InDepthNH.org - New Hampshire Center for Public Interest Journalism [Barrington NH]
March 14, 2022
By Damien Fisher
The Center Harbor school where several boys were reportedly molested by members of the disgraced Roman Catholic religious order, the Legionaires of Christ, is no longer a defendant in the federal lawsuits brought by the survivors.
Five men filed lawsuits against the order and the school last year in the United States District Court of Connecticut accusing the order of negligence for effectively facilitating and covering up the abuse.
Judge Kari Dooley dismissed the Immaculate Conception Apostolic School, or ICAS, from the lawsuit last month based on the argument that it is a separate entity based in New Hampshire. The Legionaries of Christ order is registered as a non-profit in Connecticut and it was headquartered in Connecticut for decades.
“ICAS’s principal place of business is in New Hampshire, where it operated, at the times relevant to the Complaint, a private, Roman Catholic boarding school,” Dooley wrote. “ICAS’s students attended class, boarded, and otherwise resided in New Hampshire, where the school was located. New Hampshire is also where the alleged sexual abuse took place. Indeed, absent from the Complaint are any specific allegations that ICAS conducted any non-administerial activities in Connecticut at all.”
The order has since moved its American operations to Georgia.
ICAS was considered a minor seminary for the Legionaries, and hundreds of boys from all over the world were educated there for the priesthood. According to documents filed in court, the school was founded by Fr. Anthony Bannon, a leading figure in the Legionaries, and Br. Fernando Cutanda, a man who the Legionaries has since acknowledged abused boys at the school in the 1980s.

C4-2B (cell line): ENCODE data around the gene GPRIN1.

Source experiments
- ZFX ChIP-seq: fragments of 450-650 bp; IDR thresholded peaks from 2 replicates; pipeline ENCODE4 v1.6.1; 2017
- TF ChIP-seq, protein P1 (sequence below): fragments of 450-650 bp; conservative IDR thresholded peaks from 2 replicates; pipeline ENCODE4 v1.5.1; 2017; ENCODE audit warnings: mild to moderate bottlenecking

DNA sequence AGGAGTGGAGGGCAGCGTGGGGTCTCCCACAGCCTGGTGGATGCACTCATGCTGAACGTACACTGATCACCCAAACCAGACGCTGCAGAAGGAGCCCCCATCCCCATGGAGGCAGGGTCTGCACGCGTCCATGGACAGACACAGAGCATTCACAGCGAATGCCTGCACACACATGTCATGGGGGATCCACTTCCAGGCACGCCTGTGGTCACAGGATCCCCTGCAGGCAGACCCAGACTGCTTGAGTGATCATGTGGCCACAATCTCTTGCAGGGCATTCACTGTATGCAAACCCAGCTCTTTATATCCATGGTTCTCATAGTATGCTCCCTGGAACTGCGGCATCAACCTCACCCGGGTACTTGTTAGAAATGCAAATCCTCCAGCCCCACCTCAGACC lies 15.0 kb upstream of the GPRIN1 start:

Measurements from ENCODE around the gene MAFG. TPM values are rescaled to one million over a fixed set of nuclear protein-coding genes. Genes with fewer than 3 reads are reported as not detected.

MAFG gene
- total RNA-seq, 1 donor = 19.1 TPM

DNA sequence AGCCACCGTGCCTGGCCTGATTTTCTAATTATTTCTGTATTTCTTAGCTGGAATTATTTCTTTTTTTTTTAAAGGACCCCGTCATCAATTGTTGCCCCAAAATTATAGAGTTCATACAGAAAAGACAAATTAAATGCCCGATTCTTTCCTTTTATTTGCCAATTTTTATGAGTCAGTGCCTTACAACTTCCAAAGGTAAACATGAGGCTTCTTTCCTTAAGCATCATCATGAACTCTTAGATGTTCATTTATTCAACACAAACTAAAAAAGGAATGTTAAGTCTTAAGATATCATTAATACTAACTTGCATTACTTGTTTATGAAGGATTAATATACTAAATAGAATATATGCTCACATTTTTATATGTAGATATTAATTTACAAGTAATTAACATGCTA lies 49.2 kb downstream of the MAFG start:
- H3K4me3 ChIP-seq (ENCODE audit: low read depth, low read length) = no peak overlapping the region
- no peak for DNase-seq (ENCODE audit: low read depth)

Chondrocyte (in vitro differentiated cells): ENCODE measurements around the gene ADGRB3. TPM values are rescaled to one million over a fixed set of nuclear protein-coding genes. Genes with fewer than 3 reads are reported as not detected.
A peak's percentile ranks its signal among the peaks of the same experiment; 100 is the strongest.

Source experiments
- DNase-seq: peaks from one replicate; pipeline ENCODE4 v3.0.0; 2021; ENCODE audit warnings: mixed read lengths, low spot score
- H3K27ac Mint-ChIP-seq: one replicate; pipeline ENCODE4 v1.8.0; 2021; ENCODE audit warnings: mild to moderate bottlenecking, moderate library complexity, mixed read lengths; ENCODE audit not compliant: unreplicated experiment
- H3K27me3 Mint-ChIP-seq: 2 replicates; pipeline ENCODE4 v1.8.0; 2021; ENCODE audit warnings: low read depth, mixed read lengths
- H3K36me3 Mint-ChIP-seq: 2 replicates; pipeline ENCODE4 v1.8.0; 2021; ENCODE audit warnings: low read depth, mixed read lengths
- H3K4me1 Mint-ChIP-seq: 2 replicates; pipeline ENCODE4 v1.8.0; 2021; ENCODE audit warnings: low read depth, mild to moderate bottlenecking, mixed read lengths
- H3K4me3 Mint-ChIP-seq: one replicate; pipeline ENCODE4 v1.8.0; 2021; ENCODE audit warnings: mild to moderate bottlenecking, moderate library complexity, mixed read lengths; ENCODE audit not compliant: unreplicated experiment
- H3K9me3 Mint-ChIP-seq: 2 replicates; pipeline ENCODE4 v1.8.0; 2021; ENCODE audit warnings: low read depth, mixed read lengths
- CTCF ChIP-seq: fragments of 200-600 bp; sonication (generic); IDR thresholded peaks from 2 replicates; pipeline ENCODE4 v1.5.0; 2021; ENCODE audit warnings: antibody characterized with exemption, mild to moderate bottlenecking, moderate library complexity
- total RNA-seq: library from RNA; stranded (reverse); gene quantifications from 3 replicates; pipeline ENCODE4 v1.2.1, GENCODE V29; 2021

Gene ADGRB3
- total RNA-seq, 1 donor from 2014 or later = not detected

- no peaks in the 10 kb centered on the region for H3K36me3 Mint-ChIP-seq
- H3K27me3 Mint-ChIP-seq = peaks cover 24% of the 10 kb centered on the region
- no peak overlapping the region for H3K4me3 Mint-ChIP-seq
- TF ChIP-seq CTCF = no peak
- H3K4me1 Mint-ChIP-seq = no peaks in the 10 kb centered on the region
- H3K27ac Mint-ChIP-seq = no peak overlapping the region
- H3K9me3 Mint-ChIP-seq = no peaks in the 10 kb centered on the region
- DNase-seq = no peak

The lawsuits against the Legionaries itself will continue. The order closed the Center Harbor school in 2015, and in 2019 put the Dane Road property up for sale. The property, with views of Lake Winnipesaukee, is reportedly valued at close to $9 million.
Bannon ran the North American branch of the order for much of the 1980s and 1990s and was close to the Legionaries of Christ founder, Rev. Marcial Maciel Degollado. Known as Fr. Maciel, the founder has since been revealed to be a serial pedophile and drug addict.
Pope Benedict XVI moved against the Legionaries in 2010, after the Vatican issued a statement on Maciel’s crimes.
“The very grave and objectively immoral actions of Father Maciel, confirmed by incontrovertible testimonies, in some cases constitute real crimes and manifest a life devoid of scruples and authentic religious meaning.”
Maciel’s now notorious behavior reportedly included drug addiction, fathering several children with at least three different women, the sexual abuse of his own children and others.
The Vatican took temporary control of the order and forced the Legionaries to make changes to their constitution, including ending the practice of having members take secret vows to never criticize the Legionaries.
According to the Irish Times, Bannon helped Maciel deal with offshore accounts for the order. The Legionaries is believed to have at least $1 billion in assets, the Irish Times reports.
According to reporting from the Pandora Papers published late last year, the Legionaries secretly put close to $300 million into hidden trusts before Benedict moved against the order, in an effort to shield the funds from Vatican overseers. The order has denied any wrongdoing.
Bannon was subject of a 1990s Rhode Island lawsuit in which he was accused of defrauding a wealthy widow, essentially lying about Maciel and the order to get her to leave the Legion $60 million in her will, according to reports. The family contested the will, though they failed in court, and the Legion kept the money.
Bannon died last, and the Legionaries used the news of his death to raise money for the order’s scholarship fund for its schools.
There is a sixth sex abuse lawsuit filed in Connecticut by a Jane Doe who alleges she was abused at the order’s school for women in Rhode Island. The Rhode Island school was recently dropped from her lawsuit as a defendant.